| TOYOTA CITY, Japan
TOYOTA CITY, Japan Toyota Motor Corp. (7203.T)
expects to cut costs for hybrid cars enough to be able to make
as much money on them as it does on conventional gasoline cars
by around 2010, a top executive said on Thursday.
Japan's top automaker has been keen to see the fuel-saving
powertrain enter the mainstream since launching the Prius, the
world's first hybrid car, in 1997, but sales have come at the
expense of profitability given their high production costs.
But Masatami Takimoto, executive vice president in charge
of powertrain development, said cost-cutting efforts on the
system's motor, battery and inverter were bearing fruit, and
the cost structure would improve drastically by the time Toyota
reaches its sales goal of one million hybrids annually in 2010
or soon after.
"By then, we expect margins to be equal to gasoline cars,"
he told Reuters in an interview at Toyota's headquarters in
Toyota City, central Japan.
If it succeeds, Toyota would be removing the main hurdle
preventing rivals from pushing the expensive powertrain, which
twins a conventional engine with an electric motor, and likely
widen its sales lead as more consumers seek better mileage amid
rising fuel costs.
Data this week showed U.S. gasoline prices at an all-time
high above $3 a gallon, and Takimoto said he expected energy
prices to continue rising.
Toyota likely achieved cumulative hybrid sales of one
million units this month, having moved 998,900 by the end of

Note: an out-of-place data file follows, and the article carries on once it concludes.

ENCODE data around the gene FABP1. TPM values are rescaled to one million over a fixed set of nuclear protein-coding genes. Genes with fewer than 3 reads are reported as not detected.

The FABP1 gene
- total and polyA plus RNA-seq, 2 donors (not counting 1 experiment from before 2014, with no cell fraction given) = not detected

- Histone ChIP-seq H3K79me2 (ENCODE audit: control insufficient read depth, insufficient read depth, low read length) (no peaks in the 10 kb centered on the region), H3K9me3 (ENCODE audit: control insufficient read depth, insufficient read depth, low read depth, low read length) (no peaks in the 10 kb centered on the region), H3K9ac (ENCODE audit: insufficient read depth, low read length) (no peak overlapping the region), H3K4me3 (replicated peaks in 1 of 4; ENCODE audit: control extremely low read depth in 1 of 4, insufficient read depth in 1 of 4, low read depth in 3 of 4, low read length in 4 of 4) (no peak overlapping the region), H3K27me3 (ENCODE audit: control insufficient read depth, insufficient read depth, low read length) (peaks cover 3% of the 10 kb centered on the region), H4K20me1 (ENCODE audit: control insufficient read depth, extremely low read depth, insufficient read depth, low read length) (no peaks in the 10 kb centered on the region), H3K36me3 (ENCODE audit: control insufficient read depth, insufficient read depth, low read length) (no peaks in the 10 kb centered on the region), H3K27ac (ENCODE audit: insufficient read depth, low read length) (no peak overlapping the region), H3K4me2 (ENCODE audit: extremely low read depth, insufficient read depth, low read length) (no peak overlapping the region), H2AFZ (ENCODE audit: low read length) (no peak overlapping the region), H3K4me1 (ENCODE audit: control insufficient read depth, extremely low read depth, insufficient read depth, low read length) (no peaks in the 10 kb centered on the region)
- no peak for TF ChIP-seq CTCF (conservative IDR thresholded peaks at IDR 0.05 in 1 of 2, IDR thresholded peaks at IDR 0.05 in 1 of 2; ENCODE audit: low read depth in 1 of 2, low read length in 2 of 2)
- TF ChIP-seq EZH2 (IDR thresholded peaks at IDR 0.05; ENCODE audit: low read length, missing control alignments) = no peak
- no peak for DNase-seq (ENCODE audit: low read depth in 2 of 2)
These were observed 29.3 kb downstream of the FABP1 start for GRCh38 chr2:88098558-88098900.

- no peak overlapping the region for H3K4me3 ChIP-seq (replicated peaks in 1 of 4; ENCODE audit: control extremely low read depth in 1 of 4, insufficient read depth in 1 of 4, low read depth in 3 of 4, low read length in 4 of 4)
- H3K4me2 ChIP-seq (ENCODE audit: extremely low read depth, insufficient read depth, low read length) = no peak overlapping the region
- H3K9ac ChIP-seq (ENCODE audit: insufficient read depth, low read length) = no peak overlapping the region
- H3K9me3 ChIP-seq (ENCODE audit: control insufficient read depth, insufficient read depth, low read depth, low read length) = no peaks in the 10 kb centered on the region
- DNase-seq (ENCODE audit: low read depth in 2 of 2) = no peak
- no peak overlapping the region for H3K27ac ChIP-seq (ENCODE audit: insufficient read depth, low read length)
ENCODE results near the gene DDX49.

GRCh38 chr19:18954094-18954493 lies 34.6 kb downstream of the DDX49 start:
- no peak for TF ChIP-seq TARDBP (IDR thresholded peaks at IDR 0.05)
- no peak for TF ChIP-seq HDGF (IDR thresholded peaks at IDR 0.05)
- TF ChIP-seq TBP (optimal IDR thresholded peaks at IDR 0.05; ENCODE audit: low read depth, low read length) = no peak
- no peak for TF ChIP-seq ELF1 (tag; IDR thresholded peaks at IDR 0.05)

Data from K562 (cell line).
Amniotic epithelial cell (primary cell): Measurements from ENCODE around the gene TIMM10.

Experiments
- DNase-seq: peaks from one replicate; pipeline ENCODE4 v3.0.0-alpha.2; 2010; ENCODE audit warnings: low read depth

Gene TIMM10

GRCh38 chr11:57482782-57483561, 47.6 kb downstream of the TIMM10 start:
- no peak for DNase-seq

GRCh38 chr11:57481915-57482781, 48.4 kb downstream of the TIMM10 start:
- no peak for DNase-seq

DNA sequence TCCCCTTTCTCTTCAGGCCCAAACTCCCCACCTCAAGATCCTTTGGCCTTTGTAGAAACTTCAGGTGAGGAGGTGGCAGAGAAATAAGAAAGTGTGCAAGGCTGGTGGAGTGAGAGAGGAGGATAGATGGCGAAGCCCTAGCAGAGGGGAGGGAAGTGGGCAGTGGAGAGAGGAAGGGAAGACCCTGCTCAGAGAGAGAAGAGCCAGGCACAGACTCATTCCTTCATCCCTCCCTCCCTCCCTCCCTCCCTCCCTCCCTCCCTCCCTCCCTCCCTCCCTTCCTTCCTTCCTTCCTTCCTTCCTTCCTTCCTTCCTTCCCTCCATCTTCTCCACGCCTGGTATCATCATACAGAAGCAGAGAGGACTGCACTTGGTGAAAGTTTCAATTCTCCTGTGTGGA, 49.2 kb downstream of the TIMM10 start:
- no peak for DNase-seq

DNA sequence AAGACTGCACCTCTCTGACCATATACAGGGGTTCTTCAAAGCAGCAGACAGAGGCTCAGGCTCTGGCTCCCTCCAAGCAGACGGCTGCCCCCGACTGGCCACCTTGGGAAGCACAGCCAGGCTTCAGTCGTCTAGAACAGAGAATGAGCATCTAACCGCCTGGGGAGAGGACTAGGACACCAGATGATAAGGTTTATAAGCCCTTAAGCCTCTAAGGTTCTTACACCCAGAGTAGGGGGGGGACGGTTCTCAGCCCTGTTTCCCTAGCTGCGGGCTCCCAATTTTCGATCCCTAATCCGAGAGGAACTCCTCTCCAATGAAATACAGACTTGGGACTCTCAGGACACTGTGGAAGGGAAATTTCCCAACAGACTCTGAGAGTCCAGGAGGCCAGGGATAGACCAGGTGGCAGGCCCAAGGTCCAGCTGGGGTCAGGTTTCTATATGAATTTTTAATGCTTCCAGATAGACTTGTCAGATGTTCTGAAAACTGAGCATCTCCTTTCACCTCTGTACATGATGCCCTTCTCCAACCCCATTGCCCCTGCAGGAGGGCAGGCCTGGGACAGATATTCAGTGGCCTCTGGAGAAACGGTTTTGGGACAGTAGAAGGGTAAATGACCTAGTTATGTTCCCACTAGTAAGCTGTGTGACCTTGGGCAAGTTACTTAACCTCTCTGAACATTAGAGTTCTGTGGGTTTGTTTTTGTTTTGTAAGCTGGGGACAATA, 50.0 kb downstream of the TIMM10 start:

In 2006, it sold 313,000 units, accounting for the majority
of the world's hybrid cars, and aims to lift that to 430,000
units this year with ramped-up production of the popular Prius.
With endorsement from Hollywood stars such as George
Clooney, Toyota struggled for years to keep up with demand for
the second-generation Prius. But sales began to suffer late
last year after U.S. tax credits whittled down for the model,
prompting Toyota to offer incentives of up to $2,000 on each
Pundits said that was pressuring already-tough margins on
the hybrid. But Takimoto said he saw little impact on
profitability before and after the incentives appeared, mainly
thanks to larger volumes -- Prius production will rise by 40
percent to 280,000 units this year -- and the ongoing efforts
to shave costs.
"There really hasn't been that much of a difference in
margins," he said, adding: "In a sense, you could say things
are finally normalizing now. The Prius will soon enter its
fifth year, and all this time we had no incentives on it."
Industry watchers expect the current Prius to be remodeled
late next year or in early 2009, using a lithium-ion battery
for the first time. Takimoto declined to confirm the
speculation, but added that Toyota's lithium-ion battery, under
development with Matsushita Electric Industrial Co. (6752.T),
was technically ready to be mounted on hybrid cars "any time."
(Additional reporting by Noriyuki Hirata)